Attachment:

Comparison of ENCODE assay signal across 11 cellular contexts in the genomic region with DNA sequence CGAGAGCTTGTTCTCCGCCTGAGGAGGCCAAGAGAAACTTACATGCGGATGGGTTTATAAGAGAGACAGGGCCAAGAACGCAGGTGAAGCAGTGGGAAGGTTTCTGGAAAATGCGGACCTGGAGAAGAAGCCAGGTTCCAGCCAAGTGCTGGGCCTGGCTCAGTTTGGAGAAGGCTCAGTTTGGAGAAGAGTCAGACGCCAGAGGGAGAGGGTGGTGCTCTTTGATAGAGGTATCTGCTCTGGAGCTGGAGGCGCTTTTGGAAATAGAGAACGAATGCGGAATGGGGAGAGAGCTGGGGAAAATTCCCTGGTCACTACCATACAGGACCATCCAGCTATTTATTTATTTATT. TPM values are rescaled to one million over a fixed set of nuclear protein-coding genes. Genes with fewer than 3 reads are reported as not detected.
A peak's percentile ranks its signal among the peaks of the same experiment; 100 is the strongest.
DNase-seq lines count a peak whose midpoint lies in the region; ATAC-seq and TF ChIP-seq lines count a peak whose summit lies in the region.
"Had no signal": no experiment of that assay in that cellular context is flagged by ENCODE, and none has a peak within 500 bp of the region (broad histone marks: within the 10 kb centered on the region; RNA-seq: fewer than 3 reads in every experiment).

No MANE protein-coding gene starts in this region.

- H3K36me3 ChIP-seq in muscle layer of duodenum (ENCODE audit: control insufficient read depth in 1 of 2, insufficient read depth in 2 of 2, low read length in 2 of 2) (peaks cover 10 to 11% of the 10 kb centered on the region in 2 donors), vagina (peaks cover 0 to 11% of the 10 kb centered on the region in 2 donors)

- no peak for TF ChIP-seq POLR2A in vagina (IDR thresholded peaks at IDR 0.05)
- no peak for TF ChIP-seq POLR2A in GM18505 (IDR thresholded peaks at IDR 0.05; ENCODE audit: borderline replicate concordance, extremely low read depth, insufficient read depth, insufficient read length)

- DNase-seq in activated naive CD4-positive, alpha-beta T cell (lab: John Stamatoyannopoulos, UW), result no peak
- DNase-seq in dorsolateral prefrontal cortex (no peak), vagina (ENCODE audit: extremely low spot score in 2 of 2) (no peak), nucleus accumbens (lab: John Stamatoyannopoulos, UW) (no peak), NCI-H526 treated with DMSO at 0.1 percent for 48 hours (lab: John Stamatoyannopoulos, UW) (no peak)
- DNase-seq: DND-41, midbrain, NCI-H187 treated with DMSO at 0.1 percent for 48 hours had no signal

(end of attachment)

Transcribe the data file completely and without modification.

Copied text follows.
Comparison of ENCODE assay signal across 11 cellular contexts in the genomic region with DNA sequence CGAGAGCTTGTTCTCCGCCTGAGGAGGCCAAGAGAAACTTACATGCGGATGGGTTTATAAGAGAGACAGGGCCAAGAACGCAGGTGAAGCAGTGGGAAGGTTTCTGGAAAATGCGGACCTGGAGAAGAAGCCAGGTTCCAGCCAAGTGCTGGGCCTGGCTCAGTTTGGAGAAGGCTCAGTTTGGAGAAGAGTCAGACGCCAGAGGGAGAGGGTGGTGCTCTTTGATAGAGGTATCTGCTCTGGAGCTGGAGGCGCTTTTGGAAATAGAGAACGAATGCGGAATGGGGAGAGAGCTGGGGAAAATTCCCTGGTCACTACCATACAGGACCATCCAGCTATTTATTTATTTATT. TPM values are rescaled to one million over a fixed set of nuclear protein-coding genes. Genes with fewer than 3 reads are reported as not detected.
A peak's percentile ranks its signal among the peaks of the same experiment; 100 is the strongest.
DNase-seq lines count a peak whose midpoint lies in the region; ATAC-seq and TF ChIP-seq lines count a peak whose summit lies in the region.
"Had no signal": no experiment of that assay in that cellular context is flagged by ENCODE, and none has a peak within 500 bp of the region (broad histone marks: within the 10 kb centered on the region; RNA-seq: fewer than 3 reads in every experiment).

No MANE protein-coding gene starts in this region.

- H3K36me3 ChIP-seq in muscle layer of duodenum (ENCODE audit: control insufficient read depth in 1 of 2, insufficient read depth in 2 of 2, low read length in 2 of 2) (peaks cover 10 to 11% of the 10 kb centered on the region in 2 donors), vagina (peaks cover 0 to 11% of the 10 kb centered on the region in 2 donors)

- no peak for TF ChIP-seq POLR2A in vagina (IDR thresholded peaks at IDR 0.05)
- no peak for TF ChIP-seq POLR2A in GM18505 (IDR thresholded peaks at IDR 0.05; ENCODE audit: borderline replicate concordance, extremely low read depth, insufficient read depth, insufficient read length)

- DNase-seq in activated naive CD4-positive, alpha-beta T cell (lab: John Stamatoyannopoulos, UW), result no peak
- DNase-seq in dorsolateral prefrontal cortex (no peak), vagina (ENCODE audit: extremely low spot score in 2 of 2) (no peak), nucleus accumbens (lab: John Stamatoyannopoulos, UW) (no peak), NCI-H526 treated with DMSO at 0.1 percent for 48 hours (lab: John Stamatoyannopoulos, UW) (no peak)
- DNase-seq: DND-41, midbrain, NCI-H187 treated with DMSO at 0.1 percent for 48 hours had no signal